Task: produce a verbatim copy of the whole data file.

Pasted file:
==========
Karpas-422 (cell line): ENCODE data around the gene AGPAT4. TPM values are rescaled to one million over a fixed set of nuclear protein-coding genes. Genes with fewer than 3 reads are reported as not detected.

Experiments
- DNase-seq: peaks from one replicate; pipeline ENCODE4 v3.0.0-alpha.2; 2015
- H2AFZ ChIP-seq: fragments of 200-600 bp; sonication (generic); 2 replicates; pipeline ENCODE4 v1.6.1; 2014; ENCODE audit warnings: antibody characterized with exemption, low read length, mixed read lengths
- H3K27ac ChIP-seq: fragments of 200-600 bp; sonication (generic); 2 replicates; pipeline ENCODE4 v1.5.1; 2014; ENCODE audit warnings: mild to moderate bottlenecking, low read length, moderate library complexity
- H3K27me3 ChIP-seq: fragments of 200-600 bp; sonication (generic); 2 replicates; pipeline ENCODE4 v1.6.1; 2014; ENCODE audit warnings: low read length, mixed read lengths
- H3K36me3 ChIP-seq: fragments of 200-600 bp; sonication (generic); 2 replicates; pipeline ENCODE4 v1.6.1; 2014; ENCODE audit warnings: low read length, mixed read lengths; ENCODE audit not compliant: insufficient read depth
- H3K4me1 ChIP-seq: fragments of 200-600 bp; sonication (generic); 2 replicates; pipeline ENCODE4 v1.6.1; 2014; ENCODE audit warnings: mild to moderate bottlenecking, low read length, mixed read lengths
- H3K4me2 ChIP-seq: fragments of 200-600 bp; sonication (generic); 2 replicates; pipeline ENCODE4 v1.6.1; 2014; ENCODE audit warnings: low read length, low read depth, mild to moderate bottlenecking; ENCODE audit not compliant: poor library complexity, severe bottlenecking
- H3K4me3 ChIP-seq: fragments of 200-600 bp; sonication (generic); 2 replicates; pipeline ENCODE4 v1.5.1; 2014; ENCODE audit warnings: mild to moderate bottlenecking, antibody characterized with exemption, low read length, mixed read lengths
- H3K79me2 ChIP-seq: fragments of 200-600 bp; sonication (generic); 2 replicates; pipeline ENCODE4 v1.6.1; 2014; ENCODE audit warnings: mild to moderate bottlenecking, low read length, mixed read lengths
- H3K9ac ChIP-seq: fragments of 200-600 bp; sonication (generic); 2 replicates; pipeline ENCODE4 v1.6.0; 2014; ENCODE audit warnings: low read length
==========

Karpas-422 (cell line): ENCODE data around the gene AGPAT4. TPM values are rescaled to one million over a fixed set of nuclear protein-coding genes. Genes with fewer than 3 reads are reported as not detected.

Experiments
- DNase-seq: peaks from one replicate; pipeline ENCODE4 v3.0.0-alpha.2; 2015
- H2AFZ ChIP-seq: fragments of 200-600 bp; sonication (generic); 2 replicates; pipeline ENCODE4 v1.6.1; 2014; ENCODE audit warnings: antibody characterized with exemption, low read length, mixed read lengths
- H3K27ac ChIP-seq: fragments of 200-600 bp; sonication (generic); 2 replicates; pipeline ENCODE4 v1.5.1; 2014; ENCODE audit warnings: mild to moderate bottlenecking, low read length, moderate library complexity
- H3K27me3 ChIP-seq: fragments of 200-600 bp; sonication (generic); 2 replicates; pipeline ENCODE4 v1.6.1; 2014; ENCODE audit warnings: low read length, mixed read lengths
- H3K36me3 ChIP-seq: fragments of 200-600 bp; sonication (generic); 2 replicates; pipeline ENCODE4 v1.6.1; 2014; ENCODE audit warnings: low read length, mixed read lengths; ENCODE audit not compliant: insufficient read depth
- H3K4me1 ChIP-seq: fragments of 200-600 bp; sonication (generic); 2 replicates; pipeline ENCODE4 v1.6.1; 2014; ENCODE audit warnings: mild to moderate bottlenecking, low read length, mixed read lengths
- H3K4me2 ChIP-seq: fragments of 200-600 bp; sonication (generic); 2 replicates; pipeline ENCODE4 v1.6.1; 2014; ENCODE audit warnings: low read length, low read depth, mild to moderate bottlenecking; ENCODE audit not compliant: poor library complexity, severe bottlenecking
- H3K4me3 ChIP-seq: fragments of 200-600 bp; sonication (generic); 2 replicates; pipeline ENCODE4 v1.5.1; 2014; ENCODE audit warnings: mild to moderate bottlenecking, antibody characterized with exemption, low read length, mixed read lengths
- H3K79me2 ChIP-seq: fragments of 200-600 bp; sonication (generic); 2 replicates; pipeline ENCODE4 v1.6.1; 2014; ENCODE audit warnings: mild to moderate bottlenecking, low read length, mixed read lengths
- H3K9ac ChIP-seq: fragments of 200-600 bp; sonication (generic); 2 replicates; pipeline ENCODE4 v1.6.0; 2014; ENCODE audit warnings: low read length